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Feb 4, 2020
This week’s theme
Well-traveled words

This week’s words
Moloch
bezoar
cavalcade
saber-rattling
calash

bezoar
Bezoar from unknown animal

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A.Word.A.Day
with Anu Garg

bezoar

PRONUNCIATION:
(BEE-zohr)

MEANING:
noun: A stone-like mass formed in the stomach or intestines of some animals, formerly believed to be a remedy for poison.

ETYMOLOGY:
From Old French bezahar/bezoard, from Arabic bazahr, from Persian padzahr (antidote), from pad- (protector) + zahr (poison). Earliest documented use: 1597.

USAGE:
“Other objects will seem familiar to readers: a bezoar, a stone taken from an animal’s stomach, like the one Harry used after Ron was poisoned; an 18th-century orrery, a model of the solar system, with tiny, movable planets, ...”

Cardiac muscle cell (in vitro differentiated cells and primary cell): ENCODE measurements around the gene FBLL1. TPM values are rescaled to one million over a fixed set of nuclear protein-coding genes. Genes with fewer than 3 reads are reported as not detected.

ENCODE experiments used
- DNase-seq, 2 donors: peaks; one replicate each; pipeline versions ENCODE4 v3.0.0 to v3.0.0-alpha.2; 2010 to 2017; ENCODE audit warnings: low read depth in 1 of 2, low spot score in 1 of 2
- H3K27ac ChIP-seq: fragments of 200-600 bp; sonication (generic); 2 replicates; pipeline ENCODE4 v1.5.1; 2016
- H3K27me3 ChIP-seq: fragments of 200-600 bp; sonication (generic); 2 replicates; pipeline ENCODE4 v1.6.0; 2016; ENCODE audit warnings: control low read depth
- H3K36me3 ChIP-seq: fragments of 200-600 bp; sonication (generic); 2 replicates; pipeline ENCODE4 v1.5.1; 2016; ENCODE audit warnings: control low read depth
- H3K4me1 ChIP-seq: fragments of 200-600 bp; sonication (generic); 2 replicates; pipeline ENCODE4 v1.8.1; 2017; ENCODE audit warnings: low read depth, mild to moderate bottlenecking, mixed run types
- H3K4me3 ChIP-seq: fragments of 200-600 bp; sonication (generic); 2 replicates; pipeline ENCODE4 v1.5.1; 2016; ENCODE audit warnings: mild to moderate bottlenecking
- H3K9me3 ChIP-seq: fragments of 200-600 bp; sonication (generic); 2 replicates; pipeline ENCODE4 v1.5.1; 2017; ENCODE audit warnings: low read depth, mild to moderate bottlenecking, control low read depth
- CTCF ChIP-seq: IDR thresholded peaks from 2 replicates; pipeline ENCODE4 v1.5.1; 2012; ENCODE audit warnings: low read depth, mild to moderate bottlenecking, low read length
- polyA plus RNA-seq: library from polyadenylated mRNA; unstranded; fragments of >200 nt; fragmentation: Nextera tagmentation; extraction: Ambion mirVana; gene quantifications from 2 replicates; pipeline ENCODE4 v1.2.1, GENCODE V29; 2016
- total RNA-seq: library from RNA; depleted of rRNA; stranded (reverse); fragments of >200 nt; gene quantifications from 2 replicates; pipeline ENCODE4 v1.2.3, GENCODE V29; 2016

Jennifer E. Smith; Even Harry Potter Has a Past; The New York Times; Oct 5, 2018.

A THOUGHT FOR TODAY:
There comes a point when a man must refuse to answer to his leader if he is also to answer to his own conscience. -Hartley Shawcross, barrister, politician, and prosecutor at the Nuremberg War Crimes tribunal (4 Feb 1902-2003)

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